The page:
All rights reserved. No part of this excerpt may be reproduced or reprinted without permission in writing from the publisher.
Excerpts are provided by Dial-A-Book Inc. solely for the personal use of visitors to this web site.

Meet the Author

Carrie Bebris is a freelance writer and editor. She holds a master's degree in English literature and is a life member of the Jane Austen Society of North America. A Wisconsin native, she now resides in Ohio. The Matters at Mansfield is her fourth Mr.&Mrs. Darcy mystery.

Award-winning author Carrie Bebris is best known for her Mr.&Mrs. Darcy Mystery series. Set in Regency England, the novels entangle some of Jane Austen’s most beloved characters in intrigue, with sharp dialogue, romantic interplay, and a dash of gothic atmosphere. Carrie began her career in publishing after previous roles as a newspaper reporter and college English teacher. As an editor for fantasy publisher TSR, Inc., she developed supplements for the Dungeons&Dragons® roleplaying game before striking out on her own as a freelance writer and editor. She wrote two fantasy novels, Pool of Radiance: Ruins of Myth Drannor (2001) and Shadowborn (1998, with William W. Connors), before making her mystery debut in 2004 with Pride and Prescience. The novel made the Independent Mystery Booksellers Association bestseller list and was named one of the five best mysteries of 2004 by Library Journal. The third book in the series, North by Northanger, won the 2007 Daphne du Maurier Award, which honors excellence in romantic suspense, and a Reviewers Choice Award from Romantic Times BookClub magazine for Best Historical Mystery of 2006.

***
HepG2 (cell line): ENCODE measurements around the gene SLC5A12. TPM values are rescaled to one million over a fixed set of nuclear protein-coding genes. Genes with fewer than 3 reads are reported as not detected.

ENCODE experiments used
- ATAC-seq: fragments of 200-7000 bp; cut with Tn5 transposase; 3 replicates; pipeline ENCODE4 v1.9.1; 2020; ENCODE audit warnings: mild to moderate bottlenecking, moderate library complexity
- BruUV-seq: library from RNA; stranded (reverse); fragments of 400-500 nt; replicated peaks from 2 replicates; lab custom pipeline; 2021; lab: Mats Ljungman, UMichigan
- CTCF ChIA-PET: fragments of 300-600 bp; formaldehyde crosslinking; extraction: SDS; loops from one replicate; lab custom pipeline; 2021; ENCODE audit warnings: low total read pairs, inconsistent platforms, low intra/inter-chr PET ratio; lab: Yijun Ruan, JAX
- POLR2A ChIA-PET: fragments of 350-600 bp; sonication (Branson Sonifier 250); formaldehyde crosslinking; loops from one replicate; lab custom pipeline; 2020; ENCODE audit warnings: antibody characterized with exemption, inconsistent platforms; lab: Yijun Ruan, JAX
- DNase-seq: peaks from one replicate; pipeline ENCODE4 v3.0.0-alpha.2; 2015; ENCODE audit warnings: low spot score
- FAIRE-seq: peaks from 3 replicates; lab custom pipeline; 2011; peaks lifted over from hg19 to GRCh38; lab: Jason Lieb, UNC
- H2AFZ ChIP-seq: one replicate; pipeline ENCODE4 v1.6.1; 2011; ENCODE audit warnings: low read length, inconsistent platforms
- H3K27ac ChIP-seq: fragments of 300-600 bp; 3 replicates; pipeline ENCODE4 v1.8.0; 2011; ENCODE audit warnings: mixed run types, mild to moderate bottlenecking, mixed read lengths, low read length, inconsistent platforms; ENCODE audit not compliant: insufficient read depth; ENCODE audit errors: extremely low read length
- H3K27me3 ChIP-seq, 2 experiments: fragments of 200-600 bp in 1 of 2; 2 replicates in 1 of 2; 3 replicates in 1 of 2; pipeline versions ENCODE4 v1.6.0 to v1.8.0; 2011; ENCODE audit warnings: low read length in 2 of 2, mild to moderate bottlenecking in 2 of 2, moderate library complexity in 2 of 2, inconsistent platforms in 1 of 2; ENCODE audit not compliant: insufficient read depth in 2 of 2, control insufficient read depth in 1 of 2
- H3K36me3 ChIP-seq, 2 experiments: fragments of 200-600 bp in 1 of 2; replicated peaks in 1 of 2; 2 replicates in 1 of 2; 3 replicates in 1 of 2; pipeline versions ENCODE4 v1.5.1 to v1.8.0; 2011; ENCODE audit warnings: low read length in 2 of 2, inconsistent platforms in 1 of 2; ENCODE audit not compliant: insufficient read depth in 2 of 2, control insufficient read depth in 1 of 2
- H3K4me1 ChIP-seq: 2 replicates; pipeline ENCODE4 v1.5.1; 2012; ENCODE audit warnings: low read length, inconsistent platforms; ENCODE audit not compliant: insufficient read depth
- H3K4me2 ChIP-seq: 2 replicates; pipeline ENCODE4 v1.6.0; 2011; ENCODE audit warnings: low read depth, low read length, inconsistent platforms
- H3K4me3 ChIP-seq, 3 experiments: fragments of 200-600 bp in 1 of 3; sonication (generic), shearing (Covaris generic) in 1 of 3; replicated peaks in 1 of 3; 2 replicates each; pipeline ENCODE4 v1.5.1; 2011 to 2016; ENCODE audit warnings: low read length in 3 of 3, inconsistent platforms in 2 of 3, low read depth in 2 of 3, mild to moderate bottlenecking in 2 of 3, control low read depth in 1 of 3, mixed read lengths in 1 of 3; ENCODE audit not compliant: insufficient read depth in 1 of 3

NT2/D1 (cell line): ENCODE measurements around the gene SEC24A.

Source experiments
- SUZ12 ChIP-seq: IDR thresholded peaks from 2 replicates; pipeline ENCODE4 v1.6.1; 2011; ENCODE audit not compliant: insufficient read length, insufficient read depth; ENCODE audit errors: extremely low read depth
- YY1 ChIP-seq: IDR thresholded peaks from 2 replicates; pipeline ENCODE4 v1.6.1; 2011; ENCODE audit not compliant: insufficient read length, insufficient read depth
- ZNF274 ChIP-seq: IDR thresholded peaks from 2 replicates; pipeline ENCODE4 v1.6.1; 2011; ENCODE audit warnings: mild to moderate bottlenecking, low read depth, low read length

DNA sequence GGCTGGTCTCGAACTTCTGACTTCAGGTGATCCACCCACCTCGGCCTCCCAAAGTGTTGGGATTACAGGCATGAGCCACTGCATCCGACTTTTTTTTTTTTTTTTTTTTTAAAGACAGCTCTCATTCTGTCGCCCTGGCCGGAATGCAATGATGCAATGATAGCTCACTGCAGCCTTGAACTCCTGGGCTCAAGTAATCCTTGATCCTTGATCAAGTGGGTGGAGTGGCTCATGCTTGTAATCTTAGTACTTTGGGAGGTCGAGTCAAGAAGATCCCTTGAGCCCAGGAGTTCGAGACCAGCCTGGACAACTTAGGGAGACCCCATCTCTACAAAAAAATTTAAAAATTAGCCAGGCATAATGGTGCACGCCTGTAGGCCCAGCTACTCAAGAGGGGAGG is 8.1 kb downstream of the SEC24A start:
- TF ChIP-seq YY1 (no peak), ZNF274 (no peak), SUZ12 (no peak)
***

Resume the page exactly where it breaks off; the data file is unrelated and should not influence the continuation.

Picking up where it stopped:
In addition to fiction, Carrie pens remodeling articles for Better Homes and Gardens® Special Interest Publications and writes other nonfiction. She has also edited such books as Tea with Jane Austen (by Kim Wilson) and Walking with William Shakespeare (by Anne-Marie Edwards). She is on the faculty of the 2008 Antioch Writers' Workshop and speaks frequently about writing and publishing. Carrie holds a master’s degree in English literature with an emphasis on 19th-century authors and studied Austen on the graduate level with one of today’s most respected Austen scholars. She is a life member of the Jane Austen Society of North America and travels to England to enhance her understanding of Austen’s life and work. Originally from Wisconsin, Carrie now lives in Ohio. When not writing, she likes to travel, watch costume dramas on A&E that send her husband fleeing the house, and indulge in her love of all things British. She is currently working on the next Mr.&Mrs. Darcy mystery.

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Matters at Mansfield 4.2 out of 5 based on 0 ratings. 17 reviews.
Barbara-anglofile More than 1 year ago
The Mr and Mrs Darcy is absoultely great. It's a fun read. I didnt like Pride and Prejudice before but now I'm thinking I should give it another shot. A word of warning though when buying books through Market place -dont. It is a service that is nothing but headaches. I have ordered at least 5 times and there is always a problem. The exception to this MacKenzie Books.
melissa belcher More than 1 year ago
Darcy must find his cousin Ann de Bourgh who eloped with Henry Crawford. They met at Bath and ran away together when Lady Catherine decides to marry ann off to a young man who is abusive but rich and titled. Darcy arrives too late but escorts the couple back to Lady Catherine. An accident occurs in Mansfield and they must all stay at a local inn. A murder then occurs which Mr. Darcy must solve. Mrs. Norris, Maria, Edward Bertram, and Mr. Rushworth all make an apperance. Fanny Price does not appear which was a disapointment.
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Kimberly_Book_Addict More than 1 year ago